Two Open Source Strategies
Dana is a member of The Motley Fool Blog Network -- entries represent the personal opinion of the blogger and are not formally edited.
There are two strategic reasons why a company would want to sponsor its software as open source. One is good for investors, the other is not good.
The good reason is to create a standard. A de-facto standard, which anyone can use royalty-free, based on open source software can be a powerful catalyst for a company's growth. The best example in the recent past is Rackspace, which has now hit hard times but which absolutely took off after it began sponsoring Open Stack, an open source cloud infrastructure, rising from just over $5 per share to a peak of $80 early this year.
The bad reason to sponsor your software as open source is because you need new customers. An example of this is webOS, which HP made open source in 2012 after acquiring it as part of Palm. No one was fooled. The announcement created no lift. HP sold the software, and its development team, to LG of Korea, early this year for an undisclosed (and likely very embarrassing) price.
Here are how two companies are using these two business models, and what you should do about it.
NetFlix: OpenConnect a Standard
Netflix (NASDAQ: NFLX) launched OpenConnect as an effort to create an open source standard in web caching. The company is sharing both its hardware design and its software, hoping that a widely-adopted system for making data redundant in many different geographies will give it options over hosting at Amazon.Com.
Netflix delivered OpenConnect last June, and it has since won high praise from the open source community. More important, it has also given the stock a huge lift. The shares have tripled in value since last June, and now are priced at $216. This has happened despite the fact that quarterly sales have grown only 10% over that time, and that net income has actually gone down, from $6.16 per share in the June quarter of last year to $2.69 per share in the March quarter of this year.
What investors are seeing with Netflix is what Stephen J. Vaughan-Nichols of ZDNet calls “the biggest cloud app of all.” The company bases its system on Amazon, still the cheapest public cloud out there, but now has the redundancy to keep running even if an Amazon data center goes down, delivering over 1 billion video files each month. That's because servers running OpenConnect can now be linked at many different ISP locations around the world, meaning there is no single point of failure.
Citrix: Xenserver could've been a contender
Citrix' virtualization hypervisor, Xen, was already open source, and it was the first product of its kind on the market. But users found a disconnect between Xen's open source status and the fact that servers running it were proprietary. Citrix has been trying hard to change that perception, combining its cloud assets into something called Project Windsor, but that didn't provide much lift against open source OpenStack or Amazon.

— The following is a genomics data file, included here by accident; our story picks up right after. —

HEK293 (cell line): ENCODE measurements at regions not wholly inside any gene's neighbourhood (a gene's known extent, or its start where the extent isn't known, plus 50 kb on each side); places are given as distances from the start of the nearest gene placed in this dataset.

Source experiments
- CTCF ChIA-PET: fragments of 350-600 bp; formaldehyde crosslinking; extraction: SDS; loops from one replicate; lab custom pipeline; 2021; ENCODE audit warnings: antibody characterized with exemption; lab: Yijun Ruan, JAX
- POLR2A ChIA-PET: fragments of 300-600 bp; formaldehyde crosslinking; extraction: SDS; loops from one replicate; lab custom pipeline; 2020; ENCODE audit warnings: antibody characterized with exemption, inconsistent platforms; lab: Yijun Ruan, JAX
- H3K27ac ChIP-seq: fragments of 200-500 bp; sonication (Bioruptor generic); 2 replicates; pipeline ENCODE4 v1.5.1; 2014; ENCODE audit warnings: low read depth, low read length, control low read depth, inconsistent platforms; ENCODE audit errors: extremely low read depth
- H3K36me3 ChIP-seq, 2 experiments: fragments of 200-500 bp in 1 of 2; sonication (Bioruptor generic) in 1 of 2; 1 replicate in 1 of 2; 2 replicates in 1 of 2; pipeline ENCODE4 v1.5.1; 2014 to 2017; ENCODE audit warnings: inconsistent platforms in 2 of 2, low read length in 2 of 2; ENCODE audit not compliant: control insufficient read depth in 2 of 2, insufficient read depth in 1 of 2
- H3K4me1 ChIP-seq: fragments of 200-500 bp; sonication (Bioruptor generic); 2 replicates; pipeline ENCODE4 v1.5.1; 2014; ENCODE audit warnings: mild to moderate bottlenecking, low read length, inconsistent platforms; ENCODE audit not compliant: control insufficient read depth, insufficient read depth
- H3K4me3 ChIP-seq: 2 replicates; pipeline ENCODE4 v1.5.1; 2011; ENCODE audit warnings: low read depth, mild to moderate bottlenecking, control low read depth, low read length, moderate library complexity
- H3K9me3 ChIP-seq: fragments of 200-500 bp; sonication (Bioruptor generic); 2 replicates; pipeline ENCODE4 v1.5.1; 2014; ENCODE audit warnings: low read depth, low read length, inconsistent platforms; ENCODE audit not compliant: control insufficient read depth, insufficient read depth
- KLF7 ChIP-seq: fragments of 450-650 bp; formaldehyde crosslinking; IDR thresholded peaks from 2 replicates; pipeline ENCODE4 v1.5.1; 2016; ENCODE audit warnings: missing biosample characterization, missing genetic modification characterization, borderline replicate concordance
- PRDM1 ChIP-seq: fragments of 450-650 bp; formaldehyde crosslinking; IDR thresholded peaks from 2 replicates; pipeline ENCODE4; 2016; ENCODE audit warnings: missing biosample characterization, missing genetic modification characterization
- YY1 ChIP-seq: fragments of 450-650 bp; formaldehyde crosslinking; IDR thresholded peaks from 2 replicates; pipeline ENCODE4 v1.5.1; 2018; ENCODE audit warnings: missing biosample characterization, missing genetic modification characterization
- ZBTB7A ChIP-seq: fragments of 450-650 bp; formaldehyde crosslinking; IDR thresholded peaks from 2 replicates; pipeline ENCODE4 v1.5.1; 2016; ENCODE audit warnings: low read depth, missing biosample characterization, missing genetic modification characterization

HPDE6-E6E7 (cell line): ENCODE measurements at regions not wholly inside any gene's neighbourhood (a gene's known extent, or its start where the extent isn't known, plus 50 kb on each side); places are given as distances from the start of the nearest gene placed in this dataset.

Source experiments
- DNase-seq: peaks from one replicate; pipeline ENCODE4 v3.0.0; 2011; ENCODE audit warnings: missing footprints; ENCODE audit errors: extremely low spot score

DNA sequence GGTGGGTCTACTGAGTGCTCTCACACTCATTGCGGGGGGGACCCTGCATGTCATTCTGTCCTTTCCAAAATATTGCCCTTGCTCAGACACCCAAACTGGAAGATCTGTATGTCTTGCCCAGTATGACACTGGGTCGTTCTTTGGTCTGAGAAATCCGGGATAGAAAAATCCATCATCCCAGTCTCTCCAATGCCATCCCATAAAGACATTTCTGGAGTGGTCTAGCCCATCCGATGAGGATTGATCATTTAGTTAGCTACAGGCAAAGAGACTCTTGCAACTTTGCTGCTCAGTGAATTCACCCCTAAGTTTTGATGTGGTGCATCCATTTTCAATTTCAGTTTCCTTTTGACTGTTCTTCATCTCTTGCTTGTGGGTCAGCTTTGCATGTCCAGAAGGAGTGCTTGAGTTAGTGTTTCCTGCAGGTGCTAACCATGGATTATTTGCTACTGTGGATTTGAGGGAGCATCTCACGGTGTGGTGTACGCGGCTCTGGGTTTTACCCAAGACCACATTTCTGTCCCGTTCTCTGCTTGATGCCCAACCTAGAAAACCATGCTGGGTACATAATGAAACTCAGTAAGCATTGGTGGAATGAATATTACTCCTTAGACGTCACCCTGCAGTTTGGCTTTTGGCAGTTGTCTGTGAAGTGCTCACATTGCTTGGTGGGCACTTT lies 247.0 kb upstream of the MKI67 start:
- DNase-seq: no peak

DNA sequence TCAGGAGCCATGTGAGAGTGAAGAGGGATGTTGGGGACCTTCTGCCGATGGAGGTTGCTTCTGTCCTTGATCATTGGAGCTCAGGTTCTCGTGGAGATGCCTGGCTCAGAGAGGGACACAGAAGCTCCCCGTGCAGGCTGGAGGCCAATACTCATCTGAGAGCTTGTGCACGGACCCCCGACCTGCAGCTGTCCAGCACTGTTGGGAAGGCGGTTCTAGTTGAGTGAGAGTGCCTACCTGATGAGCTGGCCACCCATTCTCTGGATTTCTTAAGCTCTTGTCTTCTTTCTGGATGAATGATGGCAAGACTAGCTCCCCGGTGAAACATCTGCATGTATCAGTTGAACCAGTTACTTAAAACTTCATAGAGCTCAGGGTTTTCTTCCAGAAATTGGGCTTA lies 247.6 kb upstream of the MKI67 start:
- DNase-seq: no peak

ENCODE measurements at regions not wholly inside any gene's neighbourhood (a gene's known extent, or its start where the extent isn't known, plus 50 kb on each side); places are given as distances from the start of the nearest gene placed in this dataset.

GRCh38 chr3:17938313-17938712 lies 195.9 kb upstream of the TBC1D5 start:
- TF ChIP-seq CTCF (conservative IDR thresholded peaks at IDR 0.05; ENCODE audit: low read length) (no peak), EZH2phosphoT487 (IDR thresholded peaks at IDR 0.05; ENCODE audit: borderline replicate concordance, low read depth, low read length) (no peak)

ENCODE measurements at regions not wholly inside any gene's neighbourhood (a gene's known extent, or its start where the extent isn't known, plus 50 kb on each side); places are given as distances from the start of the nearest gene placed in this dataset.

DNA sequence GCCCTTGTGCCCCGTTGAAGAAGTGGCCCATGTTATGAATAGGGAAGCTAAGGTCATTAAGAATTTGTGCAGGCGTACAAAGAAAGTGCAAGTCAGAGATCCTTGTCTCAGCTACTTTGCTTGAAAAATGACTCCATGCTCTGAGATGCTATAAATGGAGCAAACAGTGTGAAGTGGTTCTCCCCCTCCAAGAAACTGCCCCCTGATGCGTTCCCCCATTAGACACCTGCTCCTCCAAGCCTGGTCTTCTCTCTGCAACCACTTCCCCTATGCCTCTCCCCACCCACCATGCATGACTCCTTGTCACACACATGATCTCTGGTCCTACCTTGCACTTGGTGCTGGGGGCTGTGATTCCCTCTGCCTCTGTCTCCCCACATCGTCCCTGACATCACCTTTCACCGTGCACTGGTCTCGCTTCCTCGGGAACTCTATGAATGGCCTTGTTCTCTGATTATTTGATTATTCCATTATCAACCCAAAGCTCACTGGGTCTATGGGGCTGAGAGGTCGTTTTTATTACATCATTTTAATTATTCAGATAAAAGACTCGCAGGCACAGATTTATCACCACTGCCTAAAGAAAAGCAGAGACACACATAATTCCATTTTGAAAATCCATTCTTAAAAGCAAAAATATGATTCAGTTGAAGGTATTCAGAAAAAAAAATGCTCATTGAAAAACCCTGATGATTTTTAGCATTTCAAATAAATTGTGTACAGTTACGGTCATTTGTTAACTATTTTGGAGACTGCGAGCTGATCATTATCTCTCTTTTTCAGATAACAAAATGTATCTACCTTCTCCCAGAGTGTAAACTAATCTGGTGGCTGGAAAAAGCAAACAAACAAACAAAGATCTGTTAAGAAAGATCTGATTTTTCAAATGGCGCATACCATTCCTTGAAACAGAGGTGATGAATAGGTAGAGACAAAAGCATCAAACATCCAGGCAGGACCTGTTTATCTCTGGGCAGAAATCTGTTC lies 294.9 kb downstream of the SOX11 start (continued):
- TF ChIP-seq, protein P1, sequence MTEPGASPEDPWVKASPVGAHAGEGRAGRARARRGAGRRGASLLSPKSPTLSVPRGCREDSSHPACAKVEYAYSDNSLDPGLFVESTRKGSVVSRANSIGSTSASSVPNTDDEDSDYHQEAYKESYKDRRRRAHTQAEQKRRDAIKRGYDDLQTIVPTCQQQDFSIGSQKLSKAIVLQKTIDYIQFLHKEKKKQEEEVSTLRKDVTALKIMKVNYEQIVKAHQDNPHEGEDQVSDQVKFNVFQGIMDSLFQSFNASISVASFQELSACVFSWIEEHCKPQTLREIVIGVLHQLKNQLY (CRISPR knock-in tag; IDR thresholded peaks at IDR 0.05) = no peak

Since early last July, the stock is down about one-fourth and now trades at around $60 per share. The earnings multiple has fallen to about 30. More important, sales growth has slowed, to about 12% year over year, and profit margins are below the level they were at last year. Citrix still has a pristine balance sheet, and it still has operating cash flow, but there are signs of trouble in the numbers.
Thus, the move to move Xenserver from something with a mix of open source and proprietary components, to a pure open source set-up, with future development to take place under the open source Xen community. This sounds great, but it's pretty late. VMware has tied up the cloud-based “Internet of Things” through a venture with General Electric, Amazon.com keeps powering ahead, Microsoft has tied up with Oracle, and even OpenStack is faltering. It's hard to see where the traction, let alone the profits, come from.
The Foolish take
When a company makes an open source announcement, look carefully at what's happening in the market and what analysts say the announcement's intent is.
If it's to create a standard, to go where no software has gone before, that's bullish. If it's to attract investment, if it's something that other companies also do, that's bearish. Standardization efforts can fail, and efforts to create sales can succeed, but it's not the way to bet.
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Dana Blankenhorn has no position in any stocks mentioned. The Motley Fool recommends Netflix. The Motley Fool owns shares of Netflix. Try any of our Foolish newsletter services free for 30 days. We Fools may not all hold the same opinions, but we all believe that considering a diverse range of insights makes us better investors. The Motley Fool has a disclosure policy. Is this post wrong? Click here. Think you can do better? Join us and write your own!